3. Physical activity

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This is an obvious one! Sometimes the boys will complain about getting out on the bikes, and it takes a little persuasion.  I wrote about this in Taking a Mental Picture: How to Help Kids Transition to an Outdoor Activity and we’re definitely still struggling with it. Red finds it hard if we make a last minute plan to get outside, which can often happen at the weekend. This weekend I plan to make a list with them of the things I want to do for my special day, and I’ll include a bike ride. Fingers crossed this staves off some of the negotiating. Especially if we follow it up with a picnic!

We all feel the benefit of relaxing in the fresh air and sunshine, and I know the boys will love it once we arrive at the park. I know that any physical activity, but especially outside time, tires the boys out and helps with the bedtime routine. I love to watch the creative games they come up with when we just hang out near some grass and trees for a while! If we have very few other plans, I won’t need to put a time limit on our trip, and we can just see where we end up. Our local park includes the greenbelt where we can ride our bikes or walk, the MK Nature Center with a great pond we love to search for sturgeon, and a huge green expanse dotted with trees where we love to run and play. Add in a playpark and sandbox, and the boys could stay there all day!

4. How does your garden grow?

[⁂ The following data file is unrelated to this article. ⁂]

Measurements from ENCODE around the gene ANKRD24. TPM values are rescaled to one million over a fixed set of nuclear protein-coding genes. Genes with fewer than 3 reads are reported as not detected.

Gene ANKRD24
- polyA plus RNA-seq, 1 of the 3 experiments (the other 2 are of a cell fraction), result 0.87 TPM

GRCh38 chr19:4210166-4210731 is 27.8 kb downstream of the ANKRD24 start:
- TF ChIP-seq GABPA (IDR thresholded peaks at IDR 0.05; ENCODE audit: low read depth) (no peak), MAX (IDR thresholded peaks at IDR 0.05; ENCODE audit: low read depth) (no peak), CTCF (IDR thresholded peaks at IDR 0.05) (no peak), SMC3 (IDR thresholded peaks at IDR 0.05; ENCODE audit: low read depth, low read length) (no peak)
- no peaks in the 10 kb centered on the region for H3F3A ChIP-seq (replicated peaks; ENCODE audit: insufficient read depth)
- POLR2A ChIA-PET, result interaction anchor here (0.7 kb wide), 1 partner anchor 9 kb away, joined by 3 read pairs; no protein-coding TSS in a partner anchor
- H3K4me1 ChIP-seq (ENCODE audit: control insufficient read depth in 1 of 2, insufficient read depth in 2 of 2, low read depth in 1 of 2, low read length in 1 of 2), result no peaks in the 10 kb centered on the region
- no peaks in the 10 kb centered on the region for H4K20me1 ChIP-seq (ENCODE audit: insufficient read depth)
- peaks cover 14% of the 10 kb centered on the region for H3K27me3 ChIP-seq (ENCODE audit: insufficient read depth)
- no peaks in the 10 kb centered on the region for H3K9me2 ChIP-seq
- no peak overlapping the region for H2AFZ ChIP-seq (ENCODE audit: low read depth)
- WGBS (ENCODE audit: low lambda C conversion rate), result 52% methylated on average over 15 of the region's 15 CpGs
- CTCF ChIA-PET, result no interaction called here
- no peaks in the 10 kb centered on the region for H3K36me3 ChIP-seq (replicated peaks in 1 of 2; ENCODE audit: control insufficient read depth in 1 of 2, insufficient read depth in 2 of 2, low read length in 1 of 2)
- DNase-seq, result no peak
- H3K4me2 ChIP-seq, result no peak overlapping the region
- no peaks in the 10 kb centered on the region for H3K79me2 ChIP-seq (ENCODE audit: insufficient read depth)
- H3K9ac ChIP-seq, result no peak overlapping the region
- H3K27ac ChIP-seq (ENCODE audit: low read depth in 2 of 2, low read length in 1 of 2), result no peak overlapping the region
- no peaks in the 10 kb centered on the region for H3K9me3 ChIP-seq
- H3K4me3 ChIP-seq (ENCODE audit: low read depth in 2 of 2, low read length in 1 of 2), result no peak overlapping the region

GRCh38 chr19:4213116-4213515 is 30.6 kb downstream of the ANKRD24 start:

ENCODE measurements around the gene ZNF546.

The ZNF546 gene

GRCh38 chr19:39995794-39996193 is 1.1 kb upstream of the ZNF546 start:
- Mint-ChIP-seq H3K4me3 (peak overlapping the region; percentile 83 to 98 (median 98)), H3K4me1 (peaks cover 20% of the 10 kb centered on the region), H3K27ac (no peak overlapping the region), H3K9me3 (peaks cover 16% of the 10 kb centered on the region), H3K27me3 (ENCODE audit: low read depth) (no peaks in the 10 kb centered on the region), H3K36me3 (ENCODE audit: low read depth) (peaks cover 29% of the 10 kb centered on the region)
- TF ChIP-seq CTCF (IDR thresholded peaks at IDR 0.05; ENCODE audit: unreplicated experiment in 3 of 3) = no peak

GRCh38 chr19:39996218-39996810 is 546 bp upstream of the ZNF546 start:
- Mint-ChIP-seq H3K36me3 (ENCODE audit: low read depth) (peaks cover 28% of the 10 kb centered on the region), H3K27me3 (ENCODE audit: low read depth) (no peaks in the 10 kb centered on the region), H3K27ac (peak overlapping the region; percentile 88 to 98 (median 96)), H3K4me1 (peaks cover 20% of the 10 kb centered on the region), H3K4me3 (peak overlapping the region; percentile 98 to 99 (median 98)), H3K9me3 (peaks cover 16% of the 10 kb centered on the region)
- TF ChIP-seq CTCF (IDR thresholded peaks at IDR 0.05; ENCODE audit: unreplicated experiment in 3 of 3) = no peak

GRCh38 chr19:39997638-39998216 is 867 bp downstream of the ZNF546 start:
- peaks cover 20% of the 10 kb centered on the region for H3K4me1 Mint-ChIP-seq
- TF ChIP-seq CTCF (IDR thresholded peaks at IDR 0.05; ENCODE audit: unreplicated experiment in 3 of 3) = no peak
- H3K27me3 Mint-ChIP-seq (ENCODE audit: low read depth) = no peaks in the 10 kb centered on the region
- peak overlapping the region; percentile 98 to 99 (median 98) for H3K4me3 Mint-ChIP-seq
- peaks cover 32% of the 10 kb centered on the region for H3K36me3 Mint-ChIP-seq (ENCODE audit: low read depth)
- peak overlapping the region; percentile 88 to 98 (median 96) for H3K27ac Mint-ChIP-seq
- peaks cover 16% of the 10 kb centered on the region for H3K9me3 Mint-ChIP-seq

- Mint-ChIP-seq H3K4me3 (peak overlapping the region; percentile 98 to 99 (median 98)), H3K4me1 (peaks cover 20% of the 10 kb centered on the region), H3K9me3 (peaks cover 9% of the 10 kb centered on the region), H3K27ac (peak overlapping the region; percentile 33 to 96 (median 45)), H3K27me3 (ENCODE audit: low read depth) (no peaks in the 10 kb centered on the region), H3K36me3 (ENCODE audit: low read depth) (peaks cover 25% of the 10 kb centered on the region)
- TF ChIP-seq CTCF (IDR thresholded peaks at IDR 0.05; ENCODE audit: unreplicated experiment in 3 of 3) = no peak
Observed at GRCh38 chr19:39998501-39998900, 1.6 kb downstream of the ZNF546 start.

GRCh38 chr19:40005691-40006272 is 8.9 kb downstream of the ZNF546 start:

I’m not big on having flowers in the house – it’s lovely to receive them from time to time, but equally, I’m not sad if I don’t get any for birthdays or other celebrations. I have a friend who told me about their Mother’s Day tradition of buying plants for the garden. This is one I can definitely get behind, not least because we have a new deck extension that’s just calling out for a herb planter and possibly some flowers to brighten things up. This year I’ll suggest to the boys that we plant some herbs and flowers. I love the idea that this will be something to look at and use all summer, and that the boys can be heavily involved in planting, and then harvesting the herbs as we need them. We eat pretty healthily as a family, especially in the spring and summer when we load up on seasonal fruit and vegetables, but the boys are very hesitant to try new things. Especially if I end up planning a dinner last-minute, I often go for the tried and tested favorites, and this can get boring, at least for me. I want to make an effort to get the boys more involved in cooking with me, and picking and adding herbs that they have helped grow should (fingers crossed!) encourage them to try something new. I definitely want basil, parsley, and cilantro, but I’d love to find some lemon verbena to make tea, and maybe some other unusual herbs. If you know of any I should try, let me know in the comments!